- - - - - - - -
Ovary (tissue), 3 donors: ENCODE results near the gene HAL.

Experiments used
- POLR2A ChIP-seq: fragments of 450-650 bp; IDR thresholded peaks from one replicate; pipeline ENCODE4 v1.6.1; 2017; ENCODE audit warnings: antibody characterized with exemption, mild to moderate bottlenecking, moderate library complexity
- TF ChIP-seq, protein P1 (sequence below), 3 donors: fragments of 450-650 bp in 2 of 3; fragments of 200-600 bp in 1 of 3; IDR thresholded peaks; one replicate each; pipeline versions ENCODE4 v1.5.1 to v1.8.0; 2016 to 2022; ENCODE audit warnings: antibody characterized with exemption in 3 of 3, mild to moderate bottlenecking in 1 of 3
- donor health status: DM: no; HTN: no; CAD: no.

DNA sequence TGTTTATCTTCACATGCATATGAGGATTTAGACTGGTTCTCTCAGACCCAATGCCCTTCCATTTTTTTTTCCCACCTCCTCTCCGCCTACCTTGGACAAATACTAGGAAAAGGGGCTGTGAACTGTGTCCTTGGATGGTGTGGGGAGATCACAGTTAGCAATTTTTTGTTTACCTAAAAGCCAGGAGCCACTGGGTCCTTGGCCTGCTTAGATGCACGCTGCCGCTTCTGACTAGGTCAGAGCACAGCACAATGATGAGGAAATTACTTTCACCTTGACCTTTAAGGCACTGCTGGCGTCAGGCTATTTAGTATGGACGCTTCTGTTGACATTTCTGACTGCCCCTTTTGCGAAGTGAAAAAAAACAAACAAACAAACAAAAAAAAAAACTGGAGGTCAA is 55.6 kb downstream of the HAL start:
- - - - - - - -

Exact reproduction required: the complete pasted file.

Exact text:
Ovary (tissue), 3 donors: ENCODE results near the gene HAL.

Experiments used
- POLR2A ChIP-seq: fragments of 450-650 bp; IDR thresholded peaks from one replicate; pipeline ENCODE4 v1.6.1; 2017; ENCODE audit warnings: antibody characterized with exemption, mild to moderate bottlenecking, moderate library complexity
- TF ChIP-seq, protein P1 (sequence below), 3 donors: fragments of 450-650 bp in 2 of 3; fragments of 200-600 bp in 1 of 3; IDR thresholded peaks; one replicate each; pipeline versions ENCODE4 v1.5.1 to v1.8.0; 2016 to 2022; ENCODE audit warnings: antibody characterized with exemption in 3 of 3, mild to moderate bottlenecking in 1 of 3
- donor health status: DM: no; HTN: no; CAD: no.

DNA sequence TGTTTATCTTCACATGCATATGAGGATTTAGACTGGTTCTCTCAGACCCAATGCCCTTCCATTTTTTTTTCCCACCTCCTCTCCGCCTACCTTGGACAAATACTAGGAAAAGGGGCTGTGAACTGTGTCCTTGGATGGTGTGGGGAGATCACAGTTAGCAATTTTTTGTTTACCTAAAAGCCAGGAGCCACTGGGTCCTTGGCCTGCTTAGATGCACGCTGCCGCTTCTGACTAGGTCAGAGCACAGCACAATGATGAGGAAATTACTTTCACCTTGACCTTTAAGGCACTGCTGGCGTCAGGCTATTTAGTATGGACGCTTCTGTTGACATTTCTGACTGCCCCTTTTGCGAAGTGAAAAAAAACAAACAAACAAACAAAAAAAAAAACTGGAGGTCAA is 55.6 kb downstream of the HAL start: